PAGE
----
Tiger Tiger Burning Bright

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A lot is lifted from Tennessee Williams in Peter S. Feibleman's bitterly pessimistic 1962 play, complete with a homebound young man with wanderlust, a sister who has migraines instead of a limp, and an overbearing matriarch who cherishes a framed telegram informing her of her son's death rather than a photo of a husband who fell in love with long distances. Why, there's even a gentleman caller bearing sunflowers rather than a penchant for public speaking.

Missing only are a few well-placed moments for Mama Morris (Regina Randolph) to tell her grumbling son, Clarence (Damien Burke), to "Rise and shine!" Moreover, this too is a memory play, although the memories here are false, lies perpetrated by this fiercely territorial bulldog mother or created by a son who inherited her proclivity for make-believe.

This flawed play, inferring that the African-American experience in the South post–World War II presented more struggle than future, is rife with missed possibilities. Despite not offering any resolution to his play's timidly under-explored overlying concept, Feibleman has a knack for lyrical Williams-esque dialogue but seems unfamiliar with dramatic construction. Characters careen in and out of more slamming doors than in "Lend Me a Tenor" and spout endless lame excuses to send people out of the room so others can whine about broken dreams and unrequited expectations. "I can't seem to get nuthin' to grow," wails Mama, leaving little doubt that metaphors can be so obvious they're almost funny.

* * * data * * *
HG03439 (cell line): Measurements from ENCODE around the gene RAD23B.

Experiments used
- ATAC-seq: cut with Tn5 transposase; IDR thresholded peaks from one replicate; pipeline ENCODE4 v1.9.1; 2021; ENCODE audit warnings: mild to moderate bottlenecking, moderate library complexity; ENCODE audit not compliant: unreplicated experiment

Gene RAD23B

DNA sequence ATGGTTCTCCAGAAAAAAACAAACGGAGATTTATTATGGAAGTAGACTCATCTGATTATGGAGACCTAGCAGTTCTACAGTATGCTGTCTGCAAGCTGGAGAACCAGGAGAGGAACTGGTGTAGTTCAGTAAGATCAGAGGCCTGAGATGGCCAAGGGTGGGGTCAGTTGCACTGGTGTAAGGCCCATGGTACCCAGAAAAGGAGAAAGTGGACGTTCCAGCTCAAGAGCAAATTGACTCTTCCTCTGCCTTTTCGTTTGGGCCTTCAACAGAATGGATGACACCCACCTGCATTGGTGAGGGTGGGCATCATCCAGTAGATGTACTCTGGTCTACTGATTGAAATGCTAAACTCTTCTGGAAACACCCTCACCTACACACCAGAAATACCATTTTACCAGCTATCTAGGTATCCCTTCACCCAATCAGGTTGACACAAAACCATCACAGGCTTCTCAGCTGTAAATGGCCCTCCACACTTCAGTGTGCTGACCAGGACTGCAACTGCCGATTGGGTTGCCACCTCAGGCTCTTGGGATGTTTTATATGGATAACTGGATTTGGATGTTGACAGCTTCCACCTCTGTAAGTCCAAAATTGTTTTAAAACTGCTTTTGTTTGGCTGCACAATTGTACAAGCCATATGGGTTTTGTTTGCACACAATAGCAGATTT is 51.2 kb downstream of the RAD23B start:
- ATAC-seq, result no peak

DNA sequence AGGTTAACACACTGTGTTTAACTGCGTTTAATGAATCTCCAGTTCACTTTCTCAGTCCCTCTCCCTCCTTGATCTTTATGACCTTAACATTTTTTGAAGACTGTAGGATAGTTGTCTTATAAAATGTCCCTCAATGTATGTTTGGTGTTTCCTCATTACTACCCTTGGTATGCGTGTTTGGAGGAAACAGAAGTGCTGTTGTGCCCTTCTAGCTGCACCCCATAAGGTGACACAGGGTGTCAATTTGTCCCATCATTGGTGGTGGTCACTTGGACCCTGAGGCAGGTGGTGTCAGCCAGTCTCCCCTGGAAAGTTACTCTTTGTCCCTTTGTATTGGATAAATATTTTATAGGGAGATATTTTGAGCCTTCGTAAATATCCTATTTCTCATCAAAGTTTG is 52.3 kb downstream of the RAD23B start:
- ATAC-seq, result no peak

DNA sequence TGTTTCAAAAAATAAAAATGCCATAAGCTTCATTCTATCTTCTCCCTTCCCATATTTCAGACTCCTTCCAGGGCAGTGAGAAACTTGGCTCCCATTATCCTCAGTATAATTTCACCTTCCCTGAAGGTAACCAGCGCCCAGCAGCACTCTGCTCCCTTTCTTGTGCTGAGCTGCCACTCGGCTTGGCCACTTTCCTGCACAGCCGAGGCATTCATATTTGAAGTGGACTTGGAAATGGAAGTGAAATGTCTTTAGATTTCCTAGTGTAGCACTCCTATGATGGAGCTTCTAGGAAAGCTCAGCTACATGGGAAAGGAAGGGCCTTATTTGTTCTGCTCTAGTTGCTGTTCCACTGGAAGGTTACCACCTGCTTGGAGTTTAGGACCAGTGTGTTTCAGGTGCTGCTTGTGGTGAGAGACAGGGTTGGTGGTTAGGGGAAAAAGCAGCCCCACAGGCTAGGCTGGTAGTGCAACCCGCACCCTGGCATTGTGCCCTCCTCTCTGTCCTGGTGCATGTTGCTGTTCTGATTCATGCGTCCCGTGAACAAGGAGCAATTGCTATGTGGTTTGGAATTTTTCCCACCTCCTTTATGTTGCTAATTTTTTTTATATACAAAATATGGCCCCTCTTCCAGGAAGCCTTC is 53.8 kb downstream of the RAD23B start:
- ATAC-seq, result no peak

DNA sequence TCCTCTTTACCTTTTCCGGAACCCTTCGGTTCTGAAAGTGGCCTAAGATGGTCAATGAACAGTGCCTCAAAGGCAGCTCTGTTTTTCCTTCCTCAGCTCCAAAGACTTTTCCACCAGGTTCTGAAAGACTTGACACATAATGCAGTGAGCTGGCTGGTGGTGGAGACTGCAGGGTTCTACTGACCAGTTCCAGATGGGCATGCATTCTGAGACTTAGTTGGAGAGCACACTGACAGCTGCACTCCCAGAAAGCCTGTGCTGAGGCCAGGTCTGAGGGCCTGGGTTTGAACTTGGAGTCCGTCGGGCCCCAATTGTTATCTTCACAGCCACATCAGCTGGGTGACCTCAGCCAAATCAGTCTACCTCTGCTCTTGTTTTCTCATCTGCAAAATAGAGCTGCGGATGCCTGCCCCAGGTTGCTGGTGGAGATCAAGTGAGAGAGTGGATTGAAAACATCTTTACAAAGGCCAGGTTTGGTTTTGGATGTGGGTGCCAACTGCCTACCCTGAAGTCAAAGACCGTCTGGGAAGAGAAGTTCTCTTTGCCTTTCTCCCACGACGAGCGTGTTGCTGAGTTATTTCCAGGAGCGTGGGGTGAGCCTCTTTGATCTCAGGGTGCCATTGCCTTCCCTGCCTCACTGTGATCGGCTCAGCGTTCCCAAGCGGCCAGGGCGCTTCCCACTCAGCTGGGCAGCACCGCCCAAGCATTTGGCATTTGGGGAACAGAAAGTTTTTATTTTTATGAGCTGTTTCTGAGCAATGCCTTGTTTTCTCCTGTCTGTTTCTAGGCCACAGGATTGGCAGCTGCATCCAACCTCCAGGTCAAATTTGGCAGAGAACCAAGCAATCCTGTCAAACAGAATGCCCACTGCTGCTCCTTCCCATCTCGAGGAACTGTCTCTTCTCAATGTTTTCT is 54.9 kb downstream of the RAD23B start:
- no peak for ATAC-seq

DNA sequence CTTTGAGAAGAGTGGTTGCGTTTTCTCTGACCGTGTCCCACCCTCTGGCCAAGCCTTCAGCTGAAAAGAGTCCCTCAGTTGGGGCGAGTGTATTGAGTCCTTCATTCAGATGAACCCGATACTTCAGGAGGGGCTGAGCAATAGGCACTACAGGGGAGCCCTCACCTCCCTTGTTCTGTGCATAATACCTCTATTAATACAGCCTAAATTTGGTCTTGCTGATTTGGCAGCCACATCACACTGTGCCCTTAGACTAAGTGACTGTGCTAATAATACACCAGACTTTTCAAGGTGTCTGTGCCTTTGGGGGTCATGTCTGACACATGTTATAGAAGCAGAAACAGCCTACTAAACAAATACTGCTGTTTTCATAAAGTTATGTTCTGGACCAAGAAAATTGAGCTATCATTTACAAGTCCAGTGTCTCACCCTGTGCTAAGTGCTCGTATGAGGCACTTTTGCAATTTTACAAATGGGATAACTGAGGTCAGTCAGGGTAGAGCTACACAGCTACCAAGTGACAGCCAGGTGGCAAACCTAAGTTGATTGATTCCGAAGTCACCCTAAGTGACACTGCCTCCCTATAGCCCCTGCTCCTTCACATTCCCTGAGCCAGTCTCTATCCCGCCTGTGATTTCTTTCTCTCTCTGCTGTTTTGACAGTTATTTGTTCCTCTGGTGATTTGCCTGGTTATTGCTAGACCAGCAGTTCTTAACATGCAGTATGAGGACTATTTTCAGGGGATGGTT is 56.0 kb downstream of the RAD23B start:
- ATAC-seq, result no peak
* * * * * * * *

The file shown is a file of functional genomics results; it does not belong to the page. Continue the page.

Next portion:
Despite the play's structural flaws and melodramatic traps, director Sam Nickens leads a cast that succeeds in making us care about the troubled Morris clan. Randolph is a powerhouse, able to lift the emotional armor Mama has fashioned for herself to give brief glimpses of the vulnerability and hurt within, and DaShawn Barnes is outstanding as Cille, the daughter who has traded a glass menagerie for headaches. Burke is physically miscast yet has genuine moments despite his character's scripted inarticulacy and tendency to sulk. Two striking supporting performances by Collin St. Dic, as Cille's gentleman caller and a brief turn as a horny G.I., make one wonder what he might have brought as Clarence.

Presented by Upward Bound Productions at the Stella Adler Theatre, 6773 Hollywood Blvd., Hollywood. Apr. 14–May 22. Thu.–Sat., 8 p.m.; Sun., 3 p.m. (323) 960-7740. www.plays411.com/tiger.